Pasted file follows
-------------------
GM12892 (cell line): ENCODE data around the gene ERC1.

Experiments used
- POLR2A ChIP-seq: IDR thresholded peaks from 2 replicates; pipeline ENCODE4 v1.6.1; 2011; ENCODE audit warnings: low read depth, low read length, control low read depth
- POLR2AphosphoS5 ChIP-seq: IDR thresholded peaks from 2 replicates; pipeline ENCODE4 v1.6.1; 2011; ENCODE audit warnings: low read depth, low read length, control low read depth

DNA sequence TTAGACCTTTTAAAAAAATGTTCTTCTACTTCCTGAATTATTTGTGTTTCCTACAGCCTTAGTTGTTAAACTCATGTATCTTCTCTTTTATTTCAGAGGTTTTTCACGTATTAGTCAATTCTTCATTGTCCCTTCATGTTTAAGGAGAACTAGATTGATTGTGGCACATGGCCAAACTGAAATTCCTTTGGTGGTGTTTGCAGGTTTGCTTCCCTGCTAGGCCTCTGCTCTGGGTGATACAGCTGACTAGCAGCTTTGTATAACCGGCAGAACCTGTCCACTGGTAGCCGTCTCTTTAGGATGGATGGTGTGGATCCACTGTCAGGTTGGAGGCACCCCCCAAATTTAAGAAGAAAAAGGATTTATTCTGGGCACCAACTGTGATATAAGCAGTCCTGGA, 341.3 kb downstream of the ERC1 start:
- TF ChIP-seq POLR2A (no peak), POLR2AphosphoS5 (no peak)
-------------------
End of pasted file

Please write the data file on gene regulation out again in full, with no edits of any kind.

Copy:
GM12892 (cell line): ENCODE data around the gene ERC1.

Experiments used
- POLR2A ChIP-seq: IDR thresholded peaks from 2 replicates; pipeline ENCODE4 v1.6.1; 2011; ENCODE audit warnings: low read depth, low read length, control low read depth
- POLR2AphosphoS5 ChIP-seq: IDR thresholded peaks from 2 replicates; pipeline ENCODE4 v1.6.1; 2011; ENCODE audit warnings: low read depth, low read length, control low read depth

DNA sequence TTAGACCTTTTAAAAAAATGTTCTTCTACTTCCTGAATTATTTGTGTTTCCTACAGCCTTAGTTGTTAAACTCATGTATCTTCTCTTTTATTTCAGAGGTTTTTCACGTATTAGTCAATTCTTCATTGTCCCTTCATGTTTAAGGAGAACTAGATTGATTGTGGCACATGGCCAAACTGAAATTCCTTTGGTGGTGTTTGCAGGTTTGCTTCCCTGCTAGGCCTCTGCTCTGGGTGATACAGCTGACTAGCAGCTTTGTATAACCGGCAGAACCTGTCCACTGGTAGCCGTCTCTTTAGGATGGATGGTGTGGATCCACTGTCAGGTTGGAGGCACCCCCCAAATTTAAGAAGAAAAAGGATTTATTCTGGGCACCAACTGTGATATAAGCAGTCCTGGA, 341.3 kb downstream of the ERC1 start:
- TF ChIP-seq POLR2A (no peak), POLR2AphosphoS5 (no peak)